Higher education institutions are now expected to respond to the global challenges related to gender equality and empowerment of women; promotion of peaceful, inclusive societies and access to justice and building effective, accountable and inclusive institutions; eliminating extreme poverty; ending hunger; supporting inclusive and sustainable economic growth, full and productive employment and decent work.
This writer suggests that resources currently channelled into scholarships for Indian students to study abroad can be redirected to the (re)building of universities and other institutions of higher education. The current pattern of public sector banks financing educational loans to study even in countries where the standards of education are visibly lower than India, needs to be discouraged. Instead, the educational loan amounts need to be spent on higher education capacity-building in Indian universities. The Atmanirbhar concept and policy should be extended to encompass the educational sector as well, so that world-class education is available within the country itself.
The ongoing COVID-19 pandemic that has led to a global human and socioeconomic crisis makes the developmental role of universities more visible. While the United Nations’ latest Sustainable Development Goals Report does not mention higher education (United Nations 2020), in the course of 2020, some of the world’s leading universities have been at the forefront of developing drugs against the virus and vaccine to protect humanity from the virus, researching and reporting on the societal impact of the pandemic, and advising governments on the ways of recovering from the crisis. At the same time, universities have continued performing their educational mission, despite the significant challenges of rapidly moving their courses online. Yet, the pandemic is imperilling the progress towards the 2030 agenda (United Nations 2020) and may place significant constraints on the activities of higher education institutions, not only due to their forced closure, but also because of the looming financial risks and cuts to their resources.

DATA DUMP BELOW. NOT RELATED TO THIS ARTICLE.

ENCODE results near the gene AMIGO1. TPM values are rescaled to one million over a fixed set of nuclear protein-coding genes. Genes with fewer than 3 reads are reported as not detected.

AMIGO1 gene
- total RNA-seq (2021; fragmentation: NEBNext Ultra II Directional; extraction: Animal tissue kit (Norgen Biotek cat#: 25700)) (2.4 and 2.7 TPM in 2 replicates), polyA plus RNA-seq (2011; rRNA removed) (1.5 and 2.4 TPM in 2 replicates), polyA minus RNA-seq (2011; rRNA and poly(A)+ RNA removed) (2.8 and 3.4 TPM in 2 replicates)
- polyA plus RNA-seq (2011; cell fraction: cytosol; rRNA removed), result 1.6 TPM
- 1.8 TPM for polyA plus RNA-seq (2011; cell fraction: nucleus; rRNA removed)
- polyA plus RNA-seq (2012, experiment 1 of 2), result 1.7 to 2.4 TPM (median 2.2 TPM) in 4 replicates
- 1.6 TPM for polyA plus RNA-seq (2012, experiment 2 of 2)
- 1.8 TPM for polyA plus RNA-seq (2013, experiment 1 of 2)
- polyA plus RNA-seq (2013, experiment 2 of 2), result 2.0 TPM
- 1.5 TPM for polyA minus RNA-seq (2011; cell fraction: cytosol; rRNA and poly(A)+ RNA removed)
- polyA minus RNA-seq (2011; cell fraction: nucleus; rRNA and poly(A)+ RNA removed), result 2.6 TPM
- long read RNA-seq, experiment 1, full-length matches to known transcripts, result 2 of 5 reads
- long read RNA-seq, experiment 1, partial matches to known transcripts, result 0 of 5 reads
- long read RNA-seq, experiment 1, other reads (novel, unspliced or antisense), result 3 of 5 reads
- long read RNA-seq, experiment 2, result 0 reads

While the pandemic has been exacerbating these constraints, it also offers a unique opportunity to reconceptualize higher education as striving for a common good. The visualization of higher education as contributing to common good confirms the humanistic vision of higher education as a major contributor to creation of a society committed to sustainable development.
Dr. G. Shreekumar Menon IRS (Rtd) Ph.D: Former Director General of National Academy of Customs Indirect Taxes and Narcotics & Multi-Disciplinary School Of Economic Intelligence India; Fellow, James Martin Centre For Non Proliferation Studies, USA; Fellow, Centre for International Trade & Security, University of Georgia, USA; Public Administration, Maxwell School of Public Administration, Syracuse University, U.S.A.; AOTS Scholar, Japan. He can be contacted at firstname.lastname@example.org